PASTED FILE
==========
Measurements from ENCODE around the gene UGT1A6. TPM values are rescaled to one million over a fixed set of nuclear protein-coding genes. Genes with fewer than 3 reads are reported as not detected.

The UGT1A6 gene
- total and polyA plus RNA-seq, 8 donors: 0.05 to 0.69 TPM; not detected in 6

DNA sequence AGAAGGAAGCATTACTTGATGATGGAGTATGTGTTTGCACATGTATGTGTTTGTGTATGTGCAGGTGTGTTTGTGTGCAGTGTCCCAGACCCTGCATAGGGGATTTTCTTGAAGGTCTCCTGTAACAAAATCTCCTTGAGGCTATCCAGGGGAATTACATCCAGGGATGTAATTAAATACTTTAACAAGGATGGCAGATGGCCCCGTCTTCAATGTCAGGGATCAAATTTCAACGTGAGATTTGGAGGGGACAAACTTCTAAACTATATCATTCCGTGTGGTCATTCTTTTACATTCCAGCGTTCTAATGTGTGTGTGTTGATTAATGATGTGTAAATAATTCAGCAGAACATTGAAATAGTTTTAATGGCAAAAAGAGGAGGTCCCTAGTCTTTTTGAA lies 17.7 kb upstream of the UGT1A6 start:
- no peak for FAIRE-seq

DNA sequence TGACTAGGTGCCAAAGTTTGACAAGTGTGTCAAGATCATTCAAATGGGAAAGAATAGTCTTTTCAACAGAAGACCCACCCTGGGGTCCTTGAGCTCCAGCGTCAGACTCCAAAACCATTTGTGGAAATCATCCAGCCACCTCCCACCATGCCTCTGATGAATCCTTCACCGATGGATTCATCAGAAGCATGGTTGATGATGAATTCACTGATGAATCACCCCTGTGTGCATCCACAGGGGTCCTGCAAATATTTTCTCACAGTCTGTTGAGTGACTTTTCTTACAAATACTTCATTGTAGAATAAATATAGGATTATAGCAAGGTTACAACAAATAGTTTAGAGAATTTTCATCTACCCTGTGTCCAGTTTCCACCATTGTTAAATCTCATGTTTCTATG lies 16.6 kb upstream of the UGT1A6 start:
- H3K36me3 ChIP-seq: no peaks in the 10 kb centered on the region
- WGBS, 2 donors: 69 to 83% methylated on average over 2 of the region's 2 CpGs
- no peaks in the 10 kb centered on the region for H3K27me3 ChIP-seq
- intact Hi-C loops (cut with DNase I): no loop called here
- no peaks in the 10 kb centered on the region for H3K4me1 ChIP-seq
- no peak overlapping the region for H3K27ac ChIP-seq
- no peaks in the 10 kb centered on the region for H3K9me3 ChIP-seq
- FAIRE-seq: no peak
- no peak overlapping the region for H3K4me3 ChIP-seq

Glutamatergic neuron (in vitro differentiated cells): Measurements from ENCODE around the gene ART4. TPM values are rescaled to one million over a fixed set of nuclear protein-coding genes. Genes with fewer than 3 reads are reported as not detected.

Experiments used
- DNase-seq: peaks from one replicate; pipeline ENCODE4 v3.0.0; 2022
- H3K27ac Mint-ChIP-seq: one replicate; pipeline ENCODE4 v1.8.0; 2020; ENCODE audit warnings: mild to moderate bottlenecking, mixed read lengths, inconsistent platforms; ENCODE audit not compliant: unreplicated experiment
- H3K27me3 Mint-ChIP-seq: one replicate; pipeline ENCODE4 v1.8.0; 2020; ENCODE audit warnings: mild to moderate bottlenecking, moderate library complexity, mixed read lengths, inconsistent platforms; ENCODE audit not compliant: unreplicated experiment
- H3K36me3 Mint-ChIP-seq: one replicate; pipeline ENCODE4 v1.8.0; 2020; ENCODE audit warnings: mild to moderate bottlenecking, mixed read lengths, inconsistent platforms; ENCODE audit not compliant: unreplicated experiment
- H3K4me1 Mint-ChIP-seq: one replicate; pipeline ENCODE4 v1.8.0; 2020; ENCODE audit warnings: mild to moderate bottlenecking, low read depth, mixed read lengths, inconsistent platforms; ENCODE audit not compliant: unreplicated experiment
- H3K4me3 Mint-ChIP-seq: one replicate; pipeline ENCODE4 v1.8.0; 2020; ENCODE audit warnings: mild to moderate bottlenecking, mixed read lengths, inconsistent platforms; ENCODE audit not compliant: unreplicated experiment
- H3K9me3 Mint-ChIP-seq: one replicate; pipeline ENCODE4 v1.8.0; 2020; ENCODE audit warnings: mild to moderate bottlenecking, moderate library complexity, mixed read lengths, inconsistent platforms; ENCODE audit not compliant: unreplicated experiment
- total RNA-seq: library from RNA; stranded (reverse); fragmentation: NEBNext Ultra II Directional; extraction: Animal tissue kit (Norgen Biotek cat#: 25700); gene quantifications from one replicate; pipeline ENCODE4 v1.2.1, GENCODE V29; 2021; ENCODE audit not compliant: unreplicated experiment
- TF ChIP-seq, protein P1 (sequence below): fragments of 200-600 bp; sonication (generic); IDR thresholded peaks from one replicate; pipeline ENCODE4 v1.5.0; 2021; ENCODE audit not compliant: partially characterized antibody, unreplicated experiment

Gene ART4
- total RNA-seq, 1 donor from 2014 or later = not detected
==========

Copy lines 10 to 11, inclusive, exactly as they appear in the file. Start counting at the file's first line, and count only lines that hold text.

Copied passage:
- intact Hi-C loops (cut with DNase I): no loop called here
- no peaks in the 10 kb centered on the region for H3K4me1 ChIP-seq